Afghan High Peace Council to attend Moscow summit, says MoFA

Afghan High Peace Council to attend Moscow summit, says MoFA

SAM Staff,

The Ministry of Foreign Affairs (MoFA) on Sunday said that discussions are still ongoing between Afghanistan and Russia about the nature and details of a possible peace meeting on Afghanistan in Moscow.

“We are in consultations about the modality, nature and timing of Moscow meeting, these items are still under discussion, but what could happen is that a High Peace Council delegation could attend the Moscow peace meeting; but the government until now has not finalized its decision about the Moscow peace meeting,” said MoFA deputy spokesman Sibghat Ahmadi.

However, the Afghan government has not clarified its position on the possible meeting. But sources have said that it is unlikely that the Afghan government will attend the meeting.

Kabul has been pushing for both Afghanistan and Russia to co-host such a meeting. But the Russians have reportedly not responded positively to this suggestion in the wake of the Taliban’s opposition to such a move.

Meanwhile, officials from the Afghanistan High Peace Council (HPC) have said that a delegation from the peace facilitating body will attend the Moscow conference on behalf of the Afghan government.

“A delegation from the High Peace Council will participate in the Moscow peace conference on behalf of Afghanistan,” said HPC spokesman Sayed Ehsan Tahiri.

“Ten countries have been invited to the Moscow peace meeting, key and influential politicians from Afghanistan are also invited to the meeting, but until now we do not have the official position of the Afghan government – on whether it will participate in this meeting or not, the ministry of foreign affairs said we are engaging in consultations with the Russians about the prospects and nature of the meeting, there is also a possibility that a delegation from the peace council will attend the meeting, but the important issue is that someone in a strong position from Afghanistan should participate in the meeting,” said one senator Mohammad Hassan Hotak.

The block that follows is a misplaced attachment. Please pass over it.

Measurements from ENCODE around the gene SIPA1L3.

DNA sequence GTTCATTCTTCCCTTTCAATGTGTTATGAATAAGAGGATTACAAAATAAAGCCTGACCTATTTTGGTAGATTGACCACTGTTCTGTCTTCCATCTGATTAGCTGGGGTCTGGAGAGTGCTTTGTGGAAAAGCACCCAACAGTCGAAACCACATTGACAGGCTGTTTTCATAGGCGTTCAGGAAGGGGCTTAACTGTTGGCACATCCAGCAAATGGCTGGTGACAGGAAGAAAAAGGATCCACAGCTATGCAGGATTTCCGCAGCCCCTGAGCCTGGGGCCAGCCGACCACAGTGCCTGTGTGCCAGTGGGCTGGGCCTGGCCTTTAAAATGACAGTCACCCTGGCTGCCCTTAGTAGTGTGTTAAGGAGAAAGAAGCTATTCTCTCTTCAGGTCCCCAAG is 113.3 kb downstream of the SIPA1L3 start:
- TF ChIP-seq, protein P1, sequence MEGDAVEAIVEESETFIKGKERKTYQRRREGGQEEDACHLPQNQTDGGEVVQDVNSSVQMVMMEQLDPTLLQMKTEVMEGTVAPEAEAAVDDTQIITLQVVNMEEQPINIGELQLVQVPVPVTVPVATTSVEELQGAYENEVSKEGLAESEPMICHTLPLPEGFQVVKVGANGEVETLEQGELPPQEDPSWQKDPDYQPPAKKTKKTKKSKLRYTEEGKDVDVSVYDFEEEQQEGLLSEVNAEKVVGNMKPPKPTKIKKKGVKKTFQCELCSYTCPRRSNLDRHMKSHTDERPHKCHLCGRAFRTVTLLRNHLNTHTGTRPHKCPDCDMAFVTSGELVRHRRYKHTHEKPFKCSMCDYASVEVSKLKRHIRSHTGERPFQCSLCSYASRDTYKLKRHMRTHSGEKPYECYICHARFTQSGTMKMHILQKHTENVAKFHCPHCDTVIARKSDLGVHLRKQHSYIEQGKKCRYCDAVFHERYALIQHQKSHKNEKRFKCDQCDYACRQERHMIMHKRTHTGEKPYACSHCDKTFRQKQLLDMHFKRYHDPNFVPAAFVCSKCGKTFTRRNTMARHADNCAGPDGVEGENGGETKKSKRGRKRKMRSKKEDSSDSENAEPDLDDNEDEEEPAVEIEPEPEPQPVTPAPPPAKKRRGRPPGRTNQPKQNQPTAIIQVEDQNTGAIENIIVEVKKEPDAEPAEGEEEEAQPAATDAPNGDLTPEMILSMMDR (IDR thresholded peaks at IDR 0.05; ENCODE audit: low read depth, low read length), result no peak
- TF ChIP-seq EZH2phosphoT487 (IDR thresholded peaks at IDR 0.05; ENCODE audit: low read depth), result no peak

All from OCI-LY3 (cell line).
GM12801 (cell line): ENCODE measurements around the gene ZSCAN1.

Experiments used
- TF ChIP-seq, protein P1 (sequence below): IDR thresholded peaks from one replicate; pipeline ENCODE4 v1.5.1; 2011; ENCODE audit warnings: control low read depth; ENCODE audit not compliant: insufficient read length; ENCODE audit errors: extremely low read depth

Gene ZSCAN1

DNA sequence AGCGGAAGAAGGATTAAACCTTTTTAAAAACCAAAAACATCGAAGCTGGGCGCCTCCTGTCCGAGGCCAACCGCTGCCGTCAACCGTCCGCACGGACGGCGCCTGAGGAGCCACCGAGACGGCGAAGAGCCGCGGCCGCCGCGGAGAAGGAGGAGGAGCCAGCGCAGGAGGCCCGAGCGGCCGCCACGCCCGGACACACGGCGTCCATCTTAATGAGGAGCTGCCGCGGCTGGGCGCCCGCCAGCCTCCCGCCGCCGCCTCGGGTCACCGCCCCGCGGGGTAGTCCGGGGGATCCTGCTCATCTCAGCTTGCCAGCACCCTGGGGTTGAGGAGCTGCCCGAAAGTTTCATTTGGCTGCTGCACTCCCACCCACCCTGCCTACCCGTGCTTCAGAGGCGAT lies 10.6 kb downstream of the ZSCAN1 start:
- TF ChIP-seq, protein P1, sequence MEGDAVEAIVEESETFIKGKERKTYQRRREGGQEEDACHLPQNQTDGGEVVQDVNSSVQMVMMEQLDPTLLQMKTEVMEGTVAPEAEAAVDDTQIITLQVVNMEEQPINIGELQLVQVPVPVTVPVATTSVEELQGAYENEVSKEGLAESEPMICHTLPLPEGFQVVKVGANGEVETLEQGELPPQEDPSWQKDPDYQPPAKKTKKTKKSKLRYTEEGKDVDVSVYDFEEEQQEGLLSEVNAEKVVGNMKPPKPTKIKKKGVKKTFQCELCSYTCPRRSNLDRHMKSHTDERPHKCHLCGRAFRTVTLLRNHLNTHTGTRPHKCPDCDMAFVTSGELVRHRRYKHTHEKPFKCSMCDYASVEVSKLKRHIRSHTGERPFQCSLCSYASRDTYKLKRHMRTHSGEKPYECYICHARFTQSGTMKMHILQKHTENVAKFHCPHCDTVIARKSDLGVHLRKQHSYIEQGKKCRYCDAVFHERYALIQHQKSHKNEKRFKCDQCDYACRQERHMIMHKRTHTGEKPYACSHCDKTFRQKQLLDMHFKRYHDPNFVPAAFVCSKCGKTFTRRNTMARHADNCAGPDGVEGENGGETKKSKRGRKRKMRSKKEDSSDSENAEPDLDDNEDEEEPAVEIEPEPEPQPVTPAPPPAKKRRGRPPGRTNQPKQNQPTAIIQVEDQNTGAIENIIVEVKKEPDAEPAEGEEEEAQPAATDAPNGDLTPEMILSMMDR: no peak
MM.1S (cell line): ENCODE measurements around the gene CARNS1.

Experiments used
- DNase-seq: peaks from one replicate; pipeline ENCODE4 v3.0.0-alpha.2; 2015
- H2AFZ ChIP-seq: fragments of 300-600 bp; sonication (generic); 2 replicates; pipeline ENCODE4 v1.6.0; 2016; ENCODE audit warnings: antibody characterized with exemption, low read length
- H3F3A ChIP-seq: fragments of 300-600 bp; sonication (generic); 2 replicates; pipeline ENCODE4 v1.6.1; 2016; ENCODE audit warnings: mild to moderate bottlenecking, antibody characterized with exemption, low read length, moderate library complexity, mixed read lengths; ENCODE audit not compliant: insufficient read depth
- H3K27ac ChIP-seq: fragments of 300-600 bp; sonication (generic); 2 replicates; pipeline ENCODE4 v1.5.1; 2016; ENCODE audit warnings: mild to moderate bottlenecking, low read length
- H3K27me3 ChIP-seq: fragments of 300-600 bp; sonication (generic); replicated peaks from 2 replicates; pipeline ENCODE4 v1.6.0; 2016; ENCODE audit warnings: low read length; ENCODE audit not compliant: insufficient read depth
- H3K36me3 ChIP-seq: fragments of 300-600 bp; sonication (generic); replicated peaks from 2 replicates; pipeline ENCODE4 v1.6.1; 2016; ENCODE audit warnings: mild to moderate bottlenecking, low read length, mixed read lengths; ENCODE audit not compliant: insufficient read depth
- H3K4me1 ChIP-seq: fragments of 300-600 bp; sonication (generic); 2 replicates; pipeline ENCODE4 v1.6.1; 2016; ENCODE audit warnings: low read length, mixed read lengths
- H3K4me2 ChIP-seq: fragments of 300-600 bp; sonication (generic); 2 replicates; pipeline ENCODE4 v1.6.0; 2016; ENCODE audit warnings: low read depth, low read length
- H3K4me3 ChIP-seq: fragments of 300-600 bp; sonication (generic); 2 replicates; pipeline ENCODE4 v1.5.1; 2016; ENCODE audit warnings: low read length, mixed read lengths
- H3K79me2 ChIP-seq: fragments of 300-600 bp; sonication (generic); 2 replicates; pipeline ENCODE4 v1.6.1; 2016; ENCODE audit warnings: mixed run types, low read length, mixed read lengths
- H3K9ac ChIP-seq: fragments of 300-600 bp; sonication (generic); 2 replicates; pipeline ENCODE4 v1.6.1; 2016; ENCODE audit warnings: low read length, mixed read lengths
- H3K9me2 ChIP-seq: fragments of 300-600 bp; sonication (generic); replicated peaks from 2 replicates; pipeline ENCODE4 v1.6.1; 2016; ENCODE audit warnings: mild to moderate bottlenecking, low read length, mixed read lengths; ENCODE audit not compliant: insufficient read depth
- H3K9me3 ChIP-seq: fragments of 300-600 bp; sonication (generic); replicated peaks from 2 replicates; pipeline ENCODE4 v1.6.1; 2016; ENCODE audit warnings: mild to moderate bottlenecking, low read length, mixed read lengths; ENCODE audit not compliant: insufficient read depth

There are reports however that Russia has also invited some of Afghanistan’s mainstream politicians to the summit.

According to Reuters, former Afghan president Hamid Karzai and CEO of Jamiat-e-Islami party of Afghanistan, Attar Mohammad Noor, have already accepted the invitation by the Russian government to attend the meeting.

A number of political figures invited to the Moscow peace meeting on Afghanistan last week said that differences between Washington and Moscow are apparently delaying the planned meeting.

Politicians said that further delays were not in the interests of Afghanistan.

“We should not be shaky when it comes to peace, wherever a voice is heard about peace in Afghanistan, we should take part in it,” said former governor of Herat Sayed Fazlullah Wahidi.

According to sources, the key challenges around such talks are questions on the role and status the Taliban will play at such a meeting, the participation of countries, the role of Pakistan and on whether Afghanistan will take the lead in such talks.

Originally the meeting was scheduled for September 4 in Moscow, but Afghanistan refused to attend citing that any such discussions should be Afghan-led.

In August, the Afghan government announced that Afghanistan and Russia will co-chair proposed future talks in Moscow on Afghanistan’s peace.

These talks are still to be held.